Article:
At about 1-mile mark you will reach the grove and see some of the massive trees.
The most impressive trees are the ones that you see at the beginning of the loop trail. Allow yourself some time to take in the scale of these living giants. And make sure to take a lot of photos before entering the Grove Loop, as the thickest trees are located here. There are 25 giant sequoias in the Tuolumne Grove and the small Grove Loop takes you to most of them.
The trail continues with many interpretive plaques to show you what you are looking at and give you some great information.
This fallen giant sequoia provides a beautiful perspective of the massive scale as you walk the entire length of it. It has an incredible root structure as well.
Dead Giant Tunnel Tree
The last part of the Grove Loop holds one of the most photographed trees in the area. This tree is often called the "dead giant," aka tunnel tree. This sequoia was tunneled back in 1878 to attract tourists to the park. It is 29 feet in diameter at the base and is big enough for a car to fit through its tunnel. You can walk through the tree's mighty trunk and take some fantastic photos.
Address: Tuolumne Grove Trailhead, Yosemite National Park
Length: 2.5 miles
Elevation gain: 400 f
Pet friendly: No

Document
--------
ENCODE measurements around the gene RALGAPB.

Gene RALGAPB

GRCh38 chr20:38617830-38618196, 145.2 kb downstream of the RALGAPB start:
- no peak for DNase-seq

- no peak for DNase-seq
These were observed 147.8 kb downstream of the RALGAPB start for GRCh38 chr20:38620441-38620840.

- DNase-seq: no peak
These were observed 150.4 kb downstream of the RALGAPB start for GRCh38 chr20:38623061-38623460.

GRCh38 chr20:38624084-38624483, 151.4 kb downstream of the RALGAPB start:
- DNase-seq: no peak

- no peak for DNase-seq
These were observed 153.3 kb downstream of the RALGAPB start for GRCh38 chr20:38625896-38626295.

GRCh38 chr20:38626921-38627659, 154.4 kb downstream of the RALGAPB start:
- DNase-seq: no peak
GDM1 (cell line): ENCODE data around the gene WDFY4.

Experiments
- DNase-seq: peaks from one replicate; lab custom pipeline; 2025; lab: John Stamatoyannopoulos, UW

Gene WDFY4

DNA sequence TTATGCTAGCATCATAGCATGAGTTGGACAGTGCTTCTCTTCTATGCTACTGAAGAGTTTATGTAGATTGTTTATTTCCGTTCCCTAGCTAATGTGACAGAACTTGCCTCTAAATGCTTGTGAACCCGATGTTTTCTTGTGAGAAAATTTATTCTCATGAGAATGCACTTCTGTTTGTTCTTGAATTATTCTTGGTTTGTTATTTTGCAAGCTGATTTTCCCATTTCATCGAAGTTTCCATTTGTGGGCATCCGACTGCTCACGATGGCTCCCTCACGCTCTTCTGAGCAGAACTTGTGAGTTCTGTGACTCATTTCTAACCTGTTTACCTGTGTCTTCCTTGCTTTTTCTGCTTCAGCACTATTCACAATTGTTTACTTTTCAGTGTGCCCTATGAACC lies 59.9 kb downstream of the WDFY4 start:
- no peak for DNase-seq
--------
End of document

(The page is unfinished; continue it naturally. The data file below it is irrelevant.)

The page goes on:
Elevation at trailhead: 6,200 f
Time: 1.5 – 2 hours
Parking: Limited free parking lot at the trailhead
Tuolumne Grove has a lot to offer to hikers and nature lovers. This lesser known grove away from the waterfalls and crows of Yosemite Valley, holds a hike through a lush forest with towering giant sequoias. If you would like to see more of these unique trees, consider visiting Mariposa Grove of giant sequoias in the southern part of Yosemite National Park.
See you on the trail!
There are about two dozen mature giant sequoias in Tuolumne Grove. The biggest trees can be seen at a 1-mile marker of the trail. Some of the famous trees include the Fallen Giant and the Tunnel Tree.
The 2.5-mile round-trip trail to the Giant Sequoias is at 6,000 feet (1,800 meters) of elevation and is considered moderate. Keep in mind that the trail can seem easy on the way down to the grove and that you will have to hike uphill (450 feet elevation gain in one mile) on the way back.
The best time to visit Tuolumne grove is mid-April through mid-November. Though the Grove is open all year round it can become inaccessible during the snow season.
You can purchase snacks and water at Crane Flat gas station located within a 0.5 a mile drive towards Yosemite Valley. There is a pay phone there as well.
There are about two dozen mature giant sequoias in Tuolumne Grove. You can find the thickest trees at a 1-mile marker of the trail. Fallen Giant and the Tunnel Tree are among the most famous frees in the grove.
As Tuolumne Grove is located in the higher Sierras, it receives a significant snowfall in the winter. It becomes one of the best trails for snowshoers. Remember to check the road conditions before driving to the grove as some parts of the trail may be closed.
The name Tuolumne has a native American origin and is pronounced as [too·aa·luh·mee]. The name has many meanings, such as The Land of Mountain Lions, Many Stone Houses, and Straight Up Steep.